If you created an online account to manage your tax records with the U.S. Internal Revenue Service (IRS), those login credentials would cease to work later this year. The agency says that by the summer of 2022, the only way to log in to irs.gov will be through ID.me, an online identity verification service that requires applicants to submit copies of bills and identity documents, as well as a live video feed of their faces via a mobile device.
McLean, Va.-based ID.me was launched initially in 2010 to help e-commerce sites validate customers' identities who might be eligible for discounts at various retail establishments, such as veterans, teachers, students, nurses and first responders.
These days, ID.me is perhaps better known as the online identity verification service that many states now use to help stanch the loss of billions of dollars in unemployment insurance and pandemic assistance stolen each year by identity thieves. The privately-held company says it has approximately 64 million users and gains roughly 145,000 new users each day.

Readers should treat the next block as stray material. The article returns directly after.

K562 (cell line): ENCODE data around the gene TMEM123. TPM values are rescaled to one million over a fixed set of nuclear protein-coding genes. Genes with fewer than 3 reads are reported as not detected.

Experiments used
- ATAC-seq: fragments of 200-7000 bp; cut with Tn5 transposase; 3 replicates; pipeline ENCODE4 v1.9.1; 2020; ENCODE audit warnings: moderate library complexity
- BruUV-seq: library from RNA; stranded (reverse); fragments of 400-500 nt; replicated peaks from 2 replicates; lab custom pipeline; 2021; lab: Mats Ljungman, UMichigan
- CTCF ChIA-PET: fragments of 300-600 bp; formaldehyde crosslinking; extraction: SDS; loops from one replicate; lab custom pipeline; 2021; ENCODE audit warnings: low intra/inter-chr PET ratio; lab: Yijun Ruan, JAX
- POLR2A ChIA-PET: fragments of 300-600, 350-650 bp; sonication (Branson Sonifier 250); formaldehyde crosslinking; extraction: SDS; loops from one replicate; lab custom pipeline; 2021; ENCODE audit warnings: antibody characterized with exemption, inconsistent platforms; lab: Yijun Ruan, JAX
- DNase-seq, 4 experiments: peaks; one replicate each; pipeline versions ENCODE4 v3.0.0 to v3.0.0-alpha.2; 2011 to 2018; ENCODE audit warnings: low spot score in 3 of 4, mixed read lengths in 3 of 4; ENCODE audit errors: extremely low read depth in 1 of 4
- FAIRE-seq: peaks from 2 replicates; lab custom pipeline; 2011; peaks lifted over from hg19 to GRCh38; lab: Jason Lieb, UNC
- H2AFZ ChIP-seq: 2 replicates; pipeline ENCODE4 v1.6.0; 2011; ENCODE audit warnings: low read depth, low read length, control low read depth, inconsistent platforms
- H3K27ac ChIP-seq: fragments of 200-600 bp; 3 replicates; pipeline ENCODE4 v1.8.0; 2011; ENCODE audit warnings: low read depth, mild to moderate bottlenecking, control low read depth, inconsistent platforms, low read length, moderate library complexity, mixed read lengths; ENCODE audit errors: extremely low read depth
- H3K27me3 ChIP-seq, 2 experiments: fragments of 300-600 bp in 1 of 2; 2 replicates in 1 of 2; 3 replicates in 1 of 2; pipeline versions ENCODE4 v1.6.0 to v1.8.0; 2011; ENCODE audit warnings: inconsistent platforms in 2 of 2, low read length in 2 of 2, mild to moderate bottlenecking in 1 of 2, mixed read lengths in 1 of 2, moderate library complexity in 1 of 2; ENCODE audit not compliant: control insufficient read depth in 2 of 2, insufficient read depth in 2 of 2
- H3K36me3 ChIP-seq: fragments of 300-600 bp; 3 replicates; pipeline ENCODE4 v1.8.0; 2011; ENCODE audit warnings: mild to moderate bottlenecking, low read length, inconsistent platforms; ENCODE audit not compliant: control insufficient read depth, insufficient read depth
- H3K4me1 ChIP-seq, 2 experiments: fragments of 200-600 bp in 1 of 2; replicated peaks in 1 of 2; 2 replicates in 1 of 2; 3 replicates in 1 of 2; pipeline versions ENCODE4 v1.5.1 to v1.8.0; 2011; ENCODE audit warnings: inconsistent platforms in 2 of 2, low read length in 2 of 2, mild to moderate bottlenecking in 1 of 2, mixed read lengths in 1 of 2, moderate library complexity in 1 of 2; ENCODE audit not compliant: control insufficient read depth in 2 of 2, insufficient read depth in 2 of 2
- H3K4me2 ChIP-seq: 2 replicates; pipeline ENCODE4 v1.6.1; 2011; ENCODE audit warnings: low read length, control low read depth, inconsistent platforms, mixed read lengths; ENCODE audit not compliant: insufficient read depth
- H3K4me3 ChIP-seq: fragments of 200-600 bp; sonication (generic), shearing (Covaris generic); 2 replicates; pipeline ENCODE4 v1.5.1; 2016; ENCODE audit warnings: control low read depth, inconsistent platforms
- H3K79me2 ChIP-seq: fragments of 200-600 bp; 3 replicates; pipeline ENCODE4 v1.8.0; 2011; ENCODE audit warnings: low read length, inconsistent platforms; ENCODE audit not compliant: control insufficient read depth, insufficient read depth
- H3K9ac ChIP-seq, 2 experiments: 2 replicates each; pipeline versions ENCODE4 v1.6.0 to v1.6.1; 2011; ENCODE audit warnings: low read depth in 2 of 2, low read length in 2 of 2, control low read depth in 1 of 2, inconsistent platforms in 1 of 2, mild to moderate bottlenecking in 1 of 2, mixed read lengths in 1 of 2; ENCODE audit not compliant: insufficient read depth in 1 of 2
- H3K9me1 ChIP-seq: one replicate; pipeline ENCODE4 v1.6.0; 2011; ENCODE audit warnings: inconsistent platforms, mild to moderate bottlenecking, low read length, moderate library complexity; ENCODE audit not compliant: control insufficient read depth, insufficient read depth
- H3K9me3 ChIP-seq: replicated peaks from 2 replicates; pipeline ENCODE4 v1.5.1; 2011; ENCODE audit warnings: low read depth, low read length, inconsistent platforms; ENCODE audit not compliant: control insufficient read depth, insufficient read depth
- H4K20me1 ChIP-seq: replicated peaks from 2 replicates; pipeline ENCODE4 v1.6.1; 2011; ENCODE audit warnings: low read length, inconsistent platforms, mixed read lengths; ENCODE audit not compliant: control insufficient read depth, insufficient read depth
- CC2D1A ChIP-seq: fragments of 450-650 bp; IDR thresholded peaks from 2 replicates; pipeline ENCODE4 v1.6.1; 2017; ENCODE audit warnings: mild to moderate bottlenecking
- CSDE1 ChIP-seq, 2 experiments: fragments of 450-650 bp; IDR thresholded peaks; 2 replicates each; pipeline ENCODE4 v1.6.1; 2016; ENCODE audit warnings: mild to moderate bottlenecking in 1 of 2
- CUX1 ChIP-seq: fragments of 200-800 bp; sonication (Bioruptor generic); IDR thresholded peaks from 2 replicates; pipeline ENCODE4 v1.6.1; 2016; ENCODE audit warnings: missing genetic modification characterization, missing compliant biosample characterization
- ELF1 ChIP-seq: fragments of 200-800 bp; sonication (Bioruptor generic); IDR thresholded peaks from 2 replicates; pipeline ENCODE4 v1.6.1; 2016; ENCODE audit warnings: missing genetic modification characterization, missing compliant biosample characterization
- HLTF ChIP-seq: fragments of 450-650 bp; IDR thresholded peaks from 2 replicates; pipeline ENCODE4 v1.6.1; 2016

Some 27 states already use ID.me to screen for identity thieves applying for benefits in someone else's name, and now the IRS is joining them. The service requires applicants to supply a great deal more information than typically requested for online verification schemes, such as scans of their driver's license or other government-issued ID, copies of utility or insurance bills, and details about their mobile phone service.
When an applicant doesn't have one or more of the above — or if something about their application triggers potential fraud flags — ID.me may require a recorded, live video chat with the person applying for benefits.
A detailed step-by-step guide to create an ID.me account is available at the source link provided below.